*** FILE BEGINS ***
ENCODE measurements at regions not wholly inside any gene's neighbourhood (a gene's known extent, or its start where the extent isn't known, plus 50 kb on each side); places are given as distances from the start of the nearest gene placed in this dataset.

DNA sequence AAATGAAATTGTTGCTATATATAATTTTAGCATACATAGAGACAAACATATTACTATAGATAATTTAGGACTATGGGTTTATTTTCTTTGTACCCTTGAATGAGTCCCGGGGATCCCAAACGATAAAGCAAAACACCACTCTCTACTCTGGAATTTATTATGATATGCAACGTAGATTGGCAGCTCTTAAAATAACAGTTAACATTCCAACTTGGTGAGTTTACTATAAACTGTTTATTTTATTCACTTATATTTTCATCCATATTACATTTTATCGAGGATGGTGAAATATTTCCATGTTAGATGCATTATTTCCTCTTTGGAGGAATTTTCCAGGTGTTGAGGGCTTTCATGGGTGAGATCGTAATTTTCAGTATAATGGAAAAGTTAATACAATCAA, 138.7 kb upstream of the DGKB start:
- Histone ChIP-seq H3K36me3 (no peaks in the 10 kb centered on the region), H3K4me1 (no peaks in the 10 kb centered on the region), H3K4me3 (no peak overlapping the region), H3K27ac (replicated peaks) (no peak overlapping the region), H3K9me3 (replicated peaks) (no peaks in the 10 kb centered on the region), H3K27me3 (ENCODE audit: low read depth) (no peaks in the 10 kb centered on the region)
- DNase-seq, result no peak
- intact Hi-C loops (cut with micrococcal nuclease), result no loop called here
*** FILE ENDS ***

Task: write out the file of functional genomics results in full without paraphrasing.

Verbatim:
ENCODE measurements at regions not wholly inside any gene's neighbourhood (a gene's known extent, or its start where the extent isn't known, plus 50 kb on each side); places are given as distances from the start of the nearest gene placed in this dataset.

DNA sequence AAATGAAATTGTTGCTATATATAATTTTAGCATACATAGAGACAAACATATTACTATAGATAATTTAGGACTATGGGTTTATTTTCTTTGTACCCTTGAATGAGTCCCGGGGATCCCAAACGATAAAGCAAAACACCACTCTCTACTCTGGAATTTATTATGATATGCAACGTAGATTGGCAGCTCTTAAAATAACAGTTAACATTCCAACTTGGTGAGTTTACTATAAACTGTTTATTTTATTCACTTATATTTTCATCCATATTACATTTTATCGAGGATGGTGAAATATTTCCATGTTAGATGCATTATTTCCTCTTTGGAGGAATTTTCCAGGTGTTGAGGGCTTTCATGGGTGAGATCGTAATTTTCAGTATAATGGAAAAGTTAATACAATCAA, 138.7 kb upstream of the DGKB start:
- Histone ChIP-seq H3K36me3 (no peaks in the 10 kb centered on the region), H3K4me1 (no peaks in the 10 kb centered on the region), H3K4me3 (no peak overlapping the region), H3K27ac (replicated peaks) (no peak overlapping the region), H3K9me3 (replicated peaks) (no peaks in the 10 kb centered on the region), H3K27me3 (ENCODE audit: low read depth) (no peaks in the 10 kb centered on the region)
- DNase-seq, result no peak
- intact Hi-C loops (cut with micrococcal nuclease), result no loop called here